Why investing in your architect during the construction process could save you thousands

You’ve spent countless hours coordinating with your architect and designer to achieve carefully articulated drawings, and you’ve finally gotten the permit to begin construction. Ideally, you’ve had a discussion with your architect about who is going to make sure these plans come to life accurately, seamlessly and on-time before the project began. However, if you haven’t, it’s not too late. Here’s why you should have the conversation that puts construction administration in the architect’s hands and the architect’s eyes on your new development from the ground up.

They pay attention and can adapt the project

A design drawing is the intended building layout, but life happens. There are many factors or impediments that cause changes during construction, such as unexpected existing conditions and conflicts. This means that the fundamental makeup of your completed building may differ from the original design documents. However, the finished building’s skeleton can still be accurately reflected in an as-built drawing. These are drawings that the architect creates during construction to document and track any changes during the process. The design is updated “as the building is built” to reflect the most accurate depiction of the building’s construction versus its intended construction. These drawing updates also allow the project to be thoroughly re-coordinated as changes occur, rather than just addressing the singular change outside of its overall context.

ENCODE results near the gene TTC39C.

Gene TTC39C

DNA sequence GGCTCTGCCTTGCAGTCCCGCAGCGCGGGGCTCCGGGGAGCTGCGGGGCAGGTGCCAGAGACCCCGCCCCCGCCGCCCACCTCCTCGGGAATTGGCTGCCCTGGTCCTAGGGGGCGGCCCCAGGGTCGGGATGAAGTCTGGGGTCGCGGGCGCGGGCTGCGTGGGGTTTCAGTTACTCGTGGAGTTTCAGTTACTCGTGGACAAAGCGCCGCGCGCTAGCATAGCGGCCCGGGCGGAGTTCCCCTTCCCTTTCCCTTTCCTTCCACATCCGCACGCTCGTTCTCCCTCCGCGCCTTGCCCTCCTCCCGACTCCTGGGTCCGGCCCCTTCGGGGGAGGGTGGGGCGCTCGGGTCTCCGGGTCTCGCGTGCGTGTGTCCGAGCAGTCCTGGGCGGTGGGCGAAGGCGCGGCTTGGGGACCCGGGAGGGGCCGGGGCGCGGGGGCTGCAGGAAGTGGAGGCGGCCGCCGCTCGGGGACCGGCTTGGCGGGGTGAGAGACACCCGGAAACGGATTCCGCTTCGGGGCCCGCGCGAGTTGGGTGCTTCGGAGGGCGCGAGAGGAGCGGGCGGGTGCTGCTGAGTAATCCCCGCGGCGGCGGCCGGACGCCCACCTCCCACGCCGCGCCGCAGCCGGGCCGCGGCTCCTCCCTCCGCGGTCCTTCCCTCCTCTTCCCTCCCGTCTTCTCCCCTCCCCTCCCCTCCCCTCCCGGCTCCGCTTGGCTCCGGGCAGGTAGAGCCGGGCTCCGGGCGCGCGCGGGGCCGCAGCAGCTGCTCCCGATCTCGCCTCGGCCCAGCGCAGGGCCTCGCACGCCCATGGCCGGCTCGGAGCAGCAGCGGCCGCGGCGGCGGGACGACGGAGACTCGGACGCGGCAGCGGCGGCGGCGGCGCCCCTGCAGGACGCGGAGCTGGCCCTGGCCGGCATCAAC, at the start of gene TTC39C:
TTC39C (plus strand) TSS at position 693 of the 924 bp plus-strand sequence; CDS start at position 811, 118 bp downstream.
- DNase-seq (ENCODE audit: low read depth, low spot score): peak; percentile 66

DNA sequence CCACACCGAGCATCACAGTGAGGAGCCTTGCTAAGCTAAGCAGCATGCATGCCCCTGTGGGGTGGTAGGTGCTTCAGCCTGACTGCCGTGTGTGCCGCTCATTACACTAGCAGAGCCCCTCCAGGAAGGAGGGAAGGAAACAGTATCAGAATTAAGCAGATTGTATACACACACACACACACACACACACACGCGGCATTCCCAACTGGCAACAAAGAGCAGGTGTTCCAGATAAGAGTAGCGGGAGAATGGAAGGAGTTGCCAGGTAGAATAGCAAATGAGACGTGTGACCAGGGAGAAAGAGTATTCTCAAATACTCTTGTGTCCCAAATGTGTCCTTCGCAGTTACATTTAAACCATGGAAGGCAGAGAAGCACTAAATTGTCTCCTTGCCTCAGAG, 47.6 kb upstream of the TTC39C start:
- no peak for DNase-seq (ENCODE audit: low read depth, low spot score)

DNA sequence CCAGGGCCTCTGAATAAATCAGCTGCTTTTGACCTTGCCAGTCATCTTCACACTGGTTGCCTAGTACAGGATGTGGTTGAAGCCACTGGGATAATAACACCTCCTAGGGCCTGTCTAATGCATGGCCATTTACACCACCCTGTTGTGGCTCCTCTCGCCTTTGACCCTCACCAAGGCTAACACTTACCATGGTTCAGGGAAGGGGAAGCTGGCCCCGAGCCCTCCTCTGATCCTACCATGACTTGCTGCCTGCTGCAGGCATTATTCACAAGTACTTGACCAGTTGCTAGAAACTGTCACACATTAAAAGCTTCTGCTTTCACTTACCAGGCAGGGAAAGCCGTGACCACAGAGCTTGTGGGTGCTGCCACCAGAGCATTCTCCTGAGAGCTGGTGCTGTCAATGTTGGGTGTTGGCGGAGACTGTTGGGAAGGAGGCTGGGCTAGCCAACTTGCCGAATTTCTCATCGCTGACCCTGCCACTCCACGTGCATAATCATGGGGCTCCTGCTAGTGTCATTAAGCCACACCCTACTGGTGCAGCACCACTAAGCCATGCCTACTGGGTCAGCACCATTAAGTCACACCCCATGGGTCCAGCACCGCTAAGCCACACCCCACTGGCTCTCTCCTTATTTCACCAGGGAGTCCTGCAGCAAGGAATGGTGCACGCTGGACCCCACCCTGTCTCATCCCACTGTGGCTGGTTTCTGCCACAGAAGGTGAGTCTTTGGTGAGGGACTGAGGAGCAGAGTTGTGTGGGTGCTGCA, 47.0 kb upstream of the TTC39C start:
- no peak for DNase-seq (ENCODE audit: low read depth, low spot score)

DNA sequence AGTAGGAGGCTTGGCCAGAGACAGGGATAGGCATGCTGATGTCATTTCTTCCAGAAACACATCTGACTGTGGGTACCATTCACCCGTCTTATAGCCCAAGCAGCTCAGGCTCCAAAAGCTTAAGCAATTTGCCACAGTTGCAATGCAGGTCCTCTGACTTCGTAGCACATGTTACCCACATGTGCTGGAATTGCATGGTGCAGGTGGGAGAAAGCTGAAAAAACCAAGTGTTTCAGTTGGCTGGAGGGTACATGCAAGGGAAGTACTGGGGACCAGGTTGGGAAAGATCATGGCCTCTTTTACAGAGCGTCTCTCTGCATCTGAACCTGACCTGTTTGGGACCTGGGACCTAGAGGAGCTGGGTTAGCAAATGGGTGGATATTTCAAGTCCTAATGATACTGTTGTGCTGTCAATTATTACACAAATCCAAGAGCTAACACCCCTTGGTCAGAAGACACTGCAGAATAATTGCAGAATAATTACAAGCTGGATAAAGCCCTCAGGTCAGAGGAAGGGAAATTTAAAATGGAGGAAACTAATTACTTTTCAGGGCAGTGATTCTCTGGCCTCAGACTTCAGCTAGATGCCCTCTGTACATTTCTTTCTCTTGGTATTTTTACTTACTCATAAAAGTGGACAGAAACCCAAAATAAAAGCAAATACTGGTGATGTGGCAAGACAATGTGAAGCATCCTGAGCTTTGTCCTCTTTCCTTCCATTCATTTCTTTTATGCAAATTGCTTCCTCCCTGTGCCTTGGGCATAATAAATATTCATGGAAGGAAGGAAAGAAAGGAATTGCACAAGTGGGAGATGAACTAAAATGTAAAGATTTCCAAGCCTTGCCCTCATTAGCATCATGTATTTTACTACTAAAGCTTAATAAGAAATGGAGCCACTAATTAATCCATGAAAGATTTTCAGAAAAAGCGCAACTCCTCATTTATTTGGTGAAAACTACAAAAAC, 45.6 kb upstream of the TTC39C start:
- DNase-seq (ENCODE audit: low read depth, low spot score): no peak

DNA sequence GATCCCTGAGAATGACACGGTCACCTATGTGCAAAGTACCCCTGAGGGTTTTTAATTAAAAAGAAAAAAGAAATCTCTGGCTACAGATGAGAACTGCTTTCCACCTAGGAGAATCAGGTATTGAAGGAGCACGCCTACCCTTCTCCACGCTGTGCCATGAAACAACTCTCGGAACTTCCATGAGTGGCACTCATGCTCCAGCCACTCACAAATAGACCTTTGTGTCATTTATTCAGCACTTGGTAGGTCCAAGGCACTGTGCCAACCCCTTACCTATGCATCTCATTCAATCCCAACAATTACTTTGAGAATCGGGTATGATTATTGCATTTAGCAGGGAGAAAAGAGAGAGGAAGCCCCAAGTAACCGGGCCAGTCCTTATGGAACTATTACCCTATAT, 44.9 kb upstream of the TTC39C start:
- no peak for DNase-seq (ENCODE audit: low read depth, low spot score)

When you’re ready to renovate seven to ten years down the road, having as-built documents will make that process easier and cheaper. You won’t have to pay an architect to come survey the entire space again. Even if you do, many of the changes tracked in as-builts are beneath the surface, making them very costly surprises once construction commences. Re-designing to accommodate for these surprises can take a considerable amount of time, and time is money during construction. The architects may have to redraw the changes (or simply note them), the revision may have to go through permitting again, and the sub-contractors could find other jobs if demobilized.

“time is money during construction.”

This delay may sometimes take you from potentially beating your lease’s start date and earning revenue before you start paying rent to not starting on time and losing money once you start paying rent. Such losses, however, are avoidable by knowing what you’re going in to and planning accordingly based on your as-builts. Having an as-built can also financially benefit you by increasing the value of the facility if you go to sell it in the future. These documents can help take some of the guesswork out of the buyer’s due diligence process and thus increase the property’s potential value.

They keep you in check.